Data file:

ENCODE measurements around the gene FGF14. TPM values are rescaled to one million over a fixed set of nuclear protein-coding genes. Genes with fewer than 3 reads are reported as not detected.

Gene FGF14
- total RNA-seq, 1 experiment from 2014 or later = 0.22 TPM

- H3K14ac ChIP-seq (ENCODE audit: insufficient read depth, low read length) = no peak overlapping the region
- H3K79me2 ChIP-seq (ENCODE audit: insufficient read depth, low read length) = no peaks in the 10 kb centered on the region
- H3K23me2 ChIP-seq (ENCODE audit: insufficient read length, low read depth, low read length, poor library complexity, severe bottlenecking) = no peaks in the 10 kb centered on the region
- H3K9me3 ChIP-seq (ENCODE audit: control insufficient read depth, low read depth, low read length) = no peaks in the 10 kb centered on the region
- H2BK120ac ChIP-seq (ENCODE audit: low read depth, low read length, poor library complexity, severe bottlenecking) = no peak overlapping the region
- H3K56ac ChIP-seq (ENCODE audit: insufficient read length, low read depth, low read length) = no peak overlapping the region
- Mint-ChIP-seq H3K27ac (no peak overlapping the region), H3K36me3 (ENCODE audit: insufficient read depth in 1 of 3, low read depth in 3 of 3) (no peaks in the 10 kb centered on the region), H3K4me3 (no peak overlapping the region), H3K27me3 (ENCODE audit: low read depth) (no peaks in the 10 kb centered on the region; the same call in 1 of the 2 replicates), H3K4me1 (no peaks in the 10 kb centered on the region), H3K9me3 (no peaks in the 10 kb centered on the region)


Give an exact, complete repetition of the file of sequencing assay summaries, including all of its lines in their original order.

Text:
ENCODE measurements around the gene FGF14. TPM values are rescaled to one million over a fixed set of nuclear protein-coding genes. Genes with fewer than 3 reads are reported as not detected.

Gene FGF14
- total RNA-seq, 1 experiment from 2014 or later = 0.22 TPM

- H3K14ac ChIP-seq (ENCODE audit: insufficient read depth, low read length) = no peak overlapping the region
- H3K79me2 ChIP-seq (ENCODE audit: insufficient read depth, low read length) = no peaks in the 10 kb centered on the region
- H3K23me2 ChIP-seq (ENCODE audit: insufficient read length, low read depth, low read length, poor library complexity, severe bottlenecking) = no peaks in the 10 kb centered on the region
- H3K9me3 ChIP-seq (ENCODE audit: control insufficient read depth, low read depth, low read length) = no peaks in the 10 kb centered on the region
- H2BK120ac ChIP-seq (ENCODE audit: low read depth, low read length, poor library complexity, severe bottlenecking) = no peak overlapping the region
- H3K56ac ChIP-seq (ENCODE audit: insufficient read length, low read depth, low read length) = no peak overlapping the region
- Mint-ChIP-seq H3K27ac (no peak overlapping the region), H3K36me3 (ENCODE audit: insufficient read depth in 1 of 3, low read depth in 3 of 3) (no peaks in the 10 kb centered on the region), H3K4me3 (no peak overlapping the region), H3K27me3 (ENCODE audit: low read depth) (no peaks in the 10 kb centered on the region; the same call in 1 of the 2 replicates), H3K4me1 (no peaks in the 10 kb centered on the region), H3K9me3 (no peaks in the 10 kb centered on the region)